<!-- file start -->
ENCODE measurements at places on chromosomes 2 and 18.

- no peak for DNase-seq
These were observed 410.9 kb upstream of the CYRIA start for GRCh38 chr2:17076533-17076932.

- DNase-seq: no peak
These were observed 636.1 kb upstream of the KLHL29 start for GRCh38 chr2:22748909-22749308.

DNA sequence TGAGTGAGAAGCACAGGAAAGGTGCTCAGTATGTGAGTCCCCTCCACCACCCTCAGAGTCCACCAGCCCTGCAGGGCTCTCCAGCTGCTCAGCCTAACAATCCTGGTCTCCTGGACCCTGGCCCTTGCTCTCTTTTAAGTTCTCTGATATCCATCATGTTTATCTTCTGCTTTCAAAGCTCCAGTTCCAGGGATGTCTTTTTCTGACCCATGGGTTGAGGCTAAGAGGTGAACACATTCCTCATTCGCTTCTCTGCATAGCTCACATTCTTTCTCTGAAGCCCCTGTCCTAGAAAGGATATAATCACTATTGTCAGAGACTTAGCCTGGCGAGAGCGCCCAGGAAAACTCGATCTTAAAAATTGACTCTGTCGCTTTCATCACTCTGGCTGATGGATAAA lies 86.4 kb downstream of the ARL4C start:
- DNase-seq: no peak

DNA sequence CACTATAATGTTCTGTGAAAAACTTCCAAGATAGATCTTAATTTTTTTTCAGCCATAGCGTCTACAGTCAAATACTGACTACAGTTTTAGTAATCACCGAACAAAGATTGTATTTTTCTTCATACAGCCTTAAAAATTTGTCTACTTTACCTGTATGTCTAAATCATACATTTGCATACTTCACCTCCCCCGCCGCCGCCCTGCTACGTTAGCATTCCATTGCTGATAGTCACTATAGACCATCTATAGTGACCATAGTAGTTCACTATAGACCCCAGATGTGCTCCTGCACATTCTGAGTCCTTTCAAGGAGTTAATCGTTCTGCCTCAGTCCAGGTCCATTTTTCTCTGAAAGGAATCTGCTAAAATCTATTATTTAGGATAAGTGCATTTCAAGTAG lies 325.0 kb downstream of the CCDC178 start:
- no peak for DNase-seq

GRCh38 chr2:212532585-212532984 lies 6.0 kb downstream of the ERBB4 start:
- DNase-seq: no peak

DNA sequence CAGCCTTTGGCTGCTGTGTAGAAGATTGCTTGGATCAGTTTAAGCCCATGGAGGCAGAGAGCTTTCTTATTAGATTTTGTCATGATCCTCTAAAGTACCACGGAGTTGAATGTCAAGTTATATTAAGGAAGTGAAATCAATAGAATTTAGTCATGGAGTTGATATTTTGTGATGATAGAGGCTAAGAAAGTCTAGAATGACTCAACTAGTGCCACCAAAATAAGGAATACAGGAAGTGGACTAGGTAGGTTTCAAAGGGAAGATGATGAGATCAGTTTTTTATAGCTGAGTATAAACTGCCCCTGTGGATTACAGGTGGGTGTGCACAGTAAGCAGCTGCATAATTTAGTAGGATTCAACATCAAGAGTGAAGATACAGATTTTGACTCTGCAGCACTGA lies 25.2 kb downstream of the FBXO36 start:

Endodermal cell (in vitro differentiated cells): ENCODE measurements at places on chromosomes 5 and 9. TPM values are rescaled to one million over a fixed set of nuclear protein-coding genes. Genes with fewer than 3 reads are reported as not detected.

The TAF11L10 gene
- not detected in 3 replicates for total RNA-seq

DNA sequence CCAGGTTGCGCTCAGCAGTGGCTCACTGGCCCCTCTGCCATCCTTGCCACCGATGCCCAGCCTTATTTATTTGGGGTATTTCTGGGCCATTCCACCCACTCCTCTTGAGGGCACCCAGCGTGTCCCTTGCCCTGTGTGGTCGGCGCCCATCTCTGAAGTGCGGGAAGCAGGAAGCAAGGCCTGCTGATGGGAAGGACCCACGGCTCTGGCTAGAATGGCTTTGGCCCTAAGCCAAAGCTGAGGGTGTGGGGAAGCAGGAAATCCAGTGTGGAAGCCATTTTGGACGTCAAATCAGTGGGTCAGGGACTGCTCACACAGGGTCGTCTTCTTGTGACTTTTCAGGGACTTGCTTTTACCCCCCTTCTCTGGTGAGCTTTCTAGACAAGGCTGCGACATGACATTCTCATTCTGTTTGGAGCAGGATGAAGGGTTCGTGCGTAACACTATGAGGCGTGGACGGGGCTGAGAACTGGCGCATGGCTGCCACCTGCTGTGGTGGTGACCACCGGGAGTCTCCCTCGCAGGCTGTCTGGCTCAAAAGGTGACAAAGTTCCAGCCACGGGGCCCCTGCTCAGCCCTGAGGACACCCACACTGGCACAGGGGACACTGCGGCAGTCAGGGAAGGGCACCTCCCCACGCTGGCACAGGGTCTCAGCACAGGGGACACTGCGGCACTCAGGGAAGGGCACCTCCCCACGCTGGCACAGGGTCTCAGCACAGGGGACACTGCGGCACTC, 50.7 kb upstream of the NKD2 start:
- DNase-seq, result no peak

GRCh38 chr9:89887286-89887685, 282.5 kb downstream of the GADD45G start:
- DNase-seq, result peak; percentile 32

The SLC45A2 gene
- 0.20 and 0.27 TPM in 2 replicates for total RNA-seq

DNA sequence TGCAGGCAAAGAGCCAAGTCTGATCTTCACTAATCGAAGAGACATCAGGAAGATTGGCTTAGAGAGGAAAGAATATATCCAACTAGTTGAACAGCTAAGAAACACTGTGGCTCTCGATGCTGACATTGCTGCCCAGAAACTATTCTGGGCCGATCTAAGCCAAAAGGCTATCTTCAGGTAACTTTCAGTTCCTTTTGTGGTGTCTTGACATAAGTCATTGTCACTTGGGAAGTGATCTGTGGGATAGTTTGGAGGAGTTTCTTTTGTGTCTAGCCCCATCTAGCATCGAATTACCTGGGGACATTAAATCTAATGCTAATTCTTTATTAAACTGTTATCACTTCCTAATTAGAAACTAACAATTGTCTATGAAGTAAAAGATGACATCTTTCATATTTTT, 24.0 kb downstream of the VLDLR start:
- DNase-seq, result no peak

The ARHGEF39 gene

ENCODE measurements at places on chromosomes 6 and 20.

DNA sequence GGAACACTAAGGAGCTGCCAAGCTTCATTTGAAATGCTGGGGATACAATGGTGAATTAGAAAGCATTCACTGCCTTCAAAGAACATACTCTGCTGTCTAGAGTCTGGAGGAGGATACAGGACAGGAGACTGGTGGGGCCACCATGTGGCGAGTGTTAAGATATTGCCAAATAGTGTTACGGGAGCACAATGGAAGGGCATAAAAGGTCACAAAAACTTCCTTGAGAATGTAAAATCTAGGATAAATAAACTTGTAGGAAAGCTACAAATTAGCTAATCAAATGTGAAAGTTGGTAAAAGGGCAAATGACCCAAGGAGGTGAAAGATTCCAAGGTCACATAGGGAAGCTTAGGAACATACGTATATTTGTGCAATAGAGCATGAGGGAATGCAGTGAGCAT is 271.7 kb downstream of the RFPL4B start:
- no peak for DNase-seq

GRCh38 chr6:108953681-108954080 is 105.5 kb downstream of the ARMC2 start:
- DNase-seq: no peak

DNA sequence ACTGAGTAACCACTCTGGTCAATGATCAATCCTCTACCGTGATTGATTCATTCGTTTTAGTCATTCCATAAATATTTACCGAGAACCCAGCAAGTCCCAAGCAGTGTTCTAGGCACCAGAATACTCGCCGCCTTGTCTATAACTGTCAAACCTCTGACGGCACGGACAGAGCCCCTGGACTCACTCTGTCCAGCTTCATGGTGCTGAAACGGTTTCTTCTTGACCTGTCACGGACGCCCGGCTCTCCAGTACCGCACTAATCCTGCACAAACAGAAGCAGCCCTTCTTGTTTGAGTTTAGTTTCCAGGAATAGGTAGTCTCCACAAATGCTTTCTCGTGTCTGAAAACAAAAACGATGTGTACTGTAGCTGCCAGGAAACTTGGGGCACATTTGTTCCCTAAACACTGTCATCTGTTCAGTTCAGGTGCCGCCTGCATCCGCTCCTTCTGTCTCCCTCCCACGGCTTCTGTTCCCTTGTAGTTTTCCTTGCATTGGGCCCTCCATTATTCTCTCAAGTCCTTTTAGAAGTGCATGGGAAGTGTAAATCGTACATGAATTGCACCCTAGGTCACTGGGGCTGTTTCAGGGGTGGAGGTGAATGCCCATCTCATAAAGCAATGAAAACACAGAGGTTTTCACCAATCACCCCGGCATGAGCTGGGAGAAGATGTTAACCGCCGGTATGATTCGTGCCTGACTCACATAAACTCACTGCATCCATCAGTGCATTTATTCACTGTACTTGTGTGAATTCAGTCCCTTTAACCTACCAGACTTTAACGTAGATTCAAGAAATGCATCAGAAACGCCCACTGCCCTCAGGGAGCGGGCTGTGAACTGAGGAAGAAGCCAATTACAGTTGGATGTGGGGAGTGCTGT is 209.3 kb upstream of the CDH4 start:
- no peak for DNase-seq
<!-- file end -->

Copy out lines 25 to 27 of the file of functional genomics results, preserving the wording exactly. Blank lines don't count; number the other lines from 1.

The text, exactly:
ENCODE measurements at places on chromosomes 6 and 20.

DNA sequence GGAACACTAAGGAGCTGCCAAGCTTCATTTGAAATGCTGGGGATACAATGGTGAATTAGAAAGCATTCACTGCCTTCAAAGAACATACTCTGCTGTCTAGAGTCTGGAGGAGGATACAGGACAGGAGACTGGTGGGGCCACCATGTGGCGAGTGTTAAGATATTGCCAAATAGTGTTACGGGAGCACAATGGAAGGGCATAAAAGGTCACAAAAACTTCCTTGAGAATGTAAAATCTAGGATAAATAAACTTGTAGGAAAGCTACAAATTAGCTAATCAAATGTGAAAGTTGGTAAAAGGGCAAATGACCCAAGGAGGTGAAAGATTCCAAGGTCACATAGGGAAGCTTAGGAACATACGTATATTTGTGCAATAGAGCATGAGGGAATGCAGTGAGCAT is 271.7 kb downstream of the RFPL4B start:
- no peak for DNase-seq